When The New York Times reported Thursday that two White House officials had shown House Intelligence Committee Chairman Devin Nunes (R-Calif.) the classified reports he cited when publicly alleging that President Trump's transition team communications had been incidentally collected during foreign surveillance, Bloomberg columnist Eli Lake took special note. Earlier in the week, Lake said, Nunes had "told me that his source for that information was an intelligence official, not a White House staffer. It turns out, he misled me."
Nunes was reportedly fed the classified intelligence by two Trump political appointees: National Security Council senior intelligence director Ezra Cohen-Watnick, whom Trump stopped National Security Adviser H.R. McMaster from firing, and White House national security lawyer Michael Ellis, who used to work for Nunes in the House. This revelation "is a body blow for Nunes, who presented his findings last week as if they were surprising to the White House," Lake writes. "It strains credulity to think that Trump would need Nunes to tell him about intelligence reports discovered by people who work in the White House."
But the real "tragedy" here, Lake says, is that "incidental collection" of U.S. citizens' communications is a real concern and has been since Edward Snowden's leaked NSA documents were revealed. Congress shouldn't vote to reauthorize the surveillance laws in the fall, he argues, but "sadly, the merits of this case are undermined by how the White House and Nunes have made it."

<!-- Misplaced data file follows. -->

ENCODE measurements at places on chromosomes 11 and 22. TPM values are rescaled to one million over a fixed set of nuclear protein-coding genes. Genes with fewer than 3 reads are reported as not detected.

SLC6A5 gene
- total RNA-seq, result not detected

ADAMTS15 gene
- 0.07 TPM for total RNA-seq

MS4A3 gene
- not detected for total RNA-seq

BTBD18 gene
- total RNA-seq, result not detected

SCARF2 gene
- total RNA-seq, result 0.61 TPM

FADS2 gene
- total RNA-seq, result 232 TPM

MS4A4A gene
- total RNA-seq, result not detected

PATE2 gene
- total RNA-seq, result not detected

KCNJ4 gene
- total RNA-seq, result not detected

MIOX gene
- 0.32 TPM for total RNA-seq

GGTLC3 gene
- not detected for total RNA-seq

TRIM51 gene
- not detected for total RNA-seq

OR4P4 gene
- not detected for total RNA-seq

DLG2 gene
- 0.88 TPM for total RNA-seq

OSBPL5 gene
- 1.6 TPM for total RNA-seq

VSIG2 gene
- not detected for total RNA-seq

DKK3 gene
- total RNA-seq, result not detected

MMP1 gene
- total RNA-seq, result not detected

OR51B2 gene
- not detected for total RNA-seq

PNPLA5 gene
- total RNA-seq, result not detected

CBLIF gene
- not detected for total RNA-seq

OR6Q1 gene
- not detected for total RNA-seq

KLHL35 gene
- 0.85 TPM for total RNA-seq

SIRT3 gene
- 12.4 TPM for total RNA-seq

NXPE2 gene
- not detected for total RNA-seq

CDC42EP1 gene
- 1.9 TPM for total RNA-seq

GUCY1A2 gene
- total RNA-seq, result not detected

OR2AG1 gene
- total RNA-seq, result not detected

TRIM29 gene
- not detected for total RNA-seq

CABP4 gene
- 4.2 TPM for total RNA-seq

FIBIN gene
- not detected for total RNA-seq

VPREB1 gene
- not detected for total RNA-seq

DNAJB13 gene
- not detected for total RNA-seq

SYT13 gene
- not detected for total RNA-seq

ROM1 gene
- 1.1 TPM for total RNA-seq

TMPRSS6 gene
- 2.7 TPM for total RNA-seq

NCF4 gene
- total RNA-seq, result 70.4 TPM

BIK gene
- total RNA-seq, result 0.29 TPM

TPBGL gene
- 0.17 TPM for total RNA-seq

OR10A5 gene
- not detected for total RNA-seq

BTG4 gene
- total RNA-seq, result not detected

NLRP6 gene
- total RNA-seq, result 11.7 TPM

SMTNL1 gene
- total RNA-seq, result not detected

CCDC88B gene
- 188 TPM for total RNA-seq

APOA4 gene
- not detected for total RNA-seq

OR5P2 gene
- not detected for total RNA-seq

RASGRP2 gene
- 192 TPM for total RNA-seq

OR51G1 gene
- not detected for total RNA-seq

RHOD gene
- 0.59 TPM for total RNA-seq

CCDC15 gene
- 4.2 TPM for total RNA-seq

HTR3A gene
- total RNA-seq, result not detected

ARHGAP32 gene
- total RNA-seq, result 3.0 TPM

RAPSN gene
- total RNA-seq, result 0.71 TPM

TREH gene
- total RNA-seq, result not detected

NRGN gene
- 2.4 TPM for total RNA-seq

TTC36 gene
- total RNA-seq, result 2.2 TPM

Barton Gellman, a Pulitzer Prize–winning reporter who helped reveal the Snowden leaks, disagrees with Lake about the real story. "This is far more than a story of intelligence manipulation for political gain," he writes at The Century Foundation. Cohen-Watnick and Ellis almost certainly showed Nunes classified information he wasn't even supposed to see, suggesting all three "engaged in precisely the behavior that the president describes as the true national security threat posed by the Russia debate." And from all available evidence, they — not intelligence agencies — requested that the names in the top secret intelligence be "unmasked," he said.
The biggest, most serious question, Gellman says, is this: "Why would a White House lawyer and the top White House intelligence adviser be requesting copies of these surveillance reports in the first place? Why would they go on to ask that the names be unmasked? ... Were the president's men using the surveillance assets of the U.S. government to track the FBI investigation from the outside?" You can read Gellman's full argument at The Century Foundation.